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. Last Updated: 07/27/2016

Run on Ruble Comes to an End

The ruble is likely to remain stable this week after the Russian currency lost a mere two points against the dollar Monday and trading volume dropped 30 percent, according to a currency analyst.


"There won't be any explosive effects this week," said Igor Doronin, currency expert at the Moscow Interbank Currency Exchange.


The ruble closed at 1,562 per dollar Monday on the Moscow exchange, compared to 1,560 Friday.


Initial demand match trading volume of $66.10 million and exceeded initial supply of $59.40 million.


The calm on the market comes on the heels of a crisis last week, when commercial banks besieged the ruble, pushing trading volume up to $139 million on Tuesday and forcing the Central Bank to throw tens of millions of dollars on the market in the ruble's defense.


"That was an attempt by commercial banks to move the market," said Doronin. "They did not succeed."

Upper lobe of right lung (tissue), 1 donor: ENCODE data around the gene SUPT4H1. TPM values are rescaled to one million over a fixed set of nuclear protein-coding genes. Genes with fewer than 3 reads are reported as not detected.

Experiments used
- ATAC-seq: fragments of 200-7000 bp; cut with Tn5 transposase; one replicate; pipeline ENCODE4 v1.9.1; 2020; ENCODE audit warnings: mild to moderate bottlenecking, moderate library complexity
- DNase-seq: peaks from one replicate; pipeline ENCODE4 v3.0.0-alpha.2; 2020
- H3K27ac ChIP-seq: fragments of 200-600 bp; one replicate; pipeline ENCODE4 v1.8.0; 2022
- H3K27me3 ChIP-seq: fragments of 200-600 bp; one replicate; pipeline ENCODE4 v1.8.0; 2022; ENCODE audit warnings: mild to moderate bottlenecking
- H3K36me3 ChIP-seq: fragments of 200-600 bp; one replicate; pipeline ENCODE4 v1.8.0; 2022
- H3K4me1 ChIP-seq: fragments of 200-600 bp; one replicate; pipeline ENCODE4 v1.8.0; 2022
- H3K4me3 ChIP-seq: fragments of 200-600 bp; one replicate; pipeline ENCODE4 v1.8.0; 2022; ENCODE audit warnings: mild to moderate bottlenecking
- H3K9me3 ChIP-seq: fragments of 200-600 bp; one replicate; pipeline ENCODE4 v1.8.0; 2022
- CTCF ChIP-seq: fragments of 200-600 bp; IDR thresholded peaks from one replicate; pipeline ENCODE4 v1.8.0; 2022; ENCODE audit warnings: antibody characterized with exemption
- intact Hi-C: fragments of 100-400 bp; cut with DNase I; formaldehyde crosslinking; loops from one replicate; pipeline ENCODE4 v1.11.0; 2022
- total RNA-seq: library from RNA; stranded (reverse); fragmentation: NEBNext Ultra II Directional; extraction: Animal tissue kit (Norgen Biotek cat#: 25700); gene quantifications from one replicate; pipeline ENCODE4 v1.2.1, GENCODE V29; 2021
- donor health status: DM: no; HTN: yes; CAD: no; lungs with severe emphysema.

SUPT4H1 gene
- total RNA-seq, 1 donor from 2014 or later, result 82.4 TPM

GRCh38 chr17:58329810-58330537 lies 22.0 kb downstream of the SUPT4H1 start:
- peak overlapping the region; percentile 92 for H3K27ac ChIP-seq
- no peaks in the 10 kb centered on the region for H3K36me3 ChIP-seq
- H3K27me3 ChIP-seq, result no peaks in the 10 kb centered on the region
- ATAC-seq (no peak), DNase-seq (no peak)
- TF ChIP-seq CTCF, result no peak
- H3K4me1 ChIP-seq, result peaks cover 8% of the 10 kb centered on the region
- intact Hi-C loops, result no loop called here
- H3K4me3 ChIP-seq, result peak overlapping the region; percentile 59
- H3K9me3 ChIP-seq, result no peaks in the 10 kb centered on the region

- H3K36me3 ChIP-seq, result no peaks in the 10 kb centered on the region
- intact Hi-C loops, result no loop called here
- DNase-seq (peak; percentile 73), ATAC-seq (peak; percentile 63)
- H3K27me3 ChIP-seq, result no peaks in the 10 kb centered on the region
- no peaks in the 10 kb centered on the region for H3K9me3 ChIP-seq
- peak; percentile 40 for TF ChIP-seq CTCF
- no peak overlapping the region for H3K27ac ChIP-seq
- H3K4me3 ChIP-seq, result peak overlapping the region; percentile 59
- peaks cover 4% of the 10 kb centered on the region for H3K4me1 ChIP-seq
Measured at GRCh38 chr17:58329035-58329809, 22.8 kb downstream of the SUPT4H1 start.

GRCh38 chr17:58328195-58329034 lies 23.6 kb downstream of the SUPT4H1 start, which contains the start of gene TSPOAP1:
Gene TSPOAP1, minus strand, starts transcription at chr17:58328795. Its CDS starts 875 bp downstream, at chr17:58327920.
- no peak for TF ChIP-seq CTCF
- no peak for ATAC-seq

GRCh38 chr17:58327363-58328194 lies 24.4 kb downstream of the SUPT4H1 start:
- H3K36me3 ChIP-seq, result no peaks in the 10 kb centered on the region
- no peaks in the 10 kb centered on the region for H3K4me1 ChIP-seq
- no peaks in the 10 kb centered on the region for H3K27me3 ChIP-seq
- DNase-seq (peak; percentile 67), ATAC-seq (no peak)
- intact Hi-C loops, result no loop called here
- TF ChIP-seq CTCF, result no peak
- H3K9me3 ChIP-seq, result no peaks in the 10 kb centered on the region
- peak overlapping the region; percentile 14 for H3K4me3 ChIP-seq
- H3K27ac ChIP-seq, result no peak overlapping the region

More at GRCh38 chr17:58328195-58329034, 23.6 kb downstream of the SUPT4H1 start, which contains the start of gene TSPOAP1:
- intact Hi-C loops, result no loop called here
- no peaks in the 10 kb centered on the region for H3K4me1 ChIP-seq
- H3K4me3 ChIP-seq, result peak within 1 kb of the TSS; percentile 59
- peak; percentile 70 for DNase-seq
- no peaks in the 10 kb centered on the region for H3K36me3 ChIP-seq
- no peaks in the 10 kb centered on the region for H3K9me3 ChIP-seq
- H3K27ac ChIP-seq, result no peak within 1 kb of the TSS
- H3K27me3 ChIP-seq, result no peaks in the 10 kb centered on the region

As the market began to cool Friday, Central Bank Chairman Viktor Gerashchenko told a session of the State Duma that the bank had already spent $1.1 billion of its $4.4 billion hard currency reserves this year to prop up the ruble, more than it spent in the first six months of 1993.


Commercial banks have purchased much of that $1.1 billion, meaning that they would still like to see the ruble rate fall.


But Monday's figures indicate that the private banks have spent all that they can afford on dollars, at least for the time being, said Doronin.


"I think that another attempt like that will not happen in the near future, at least in February," he said. "It all depends on how long it takes the commercial banks to rebuild their reserves."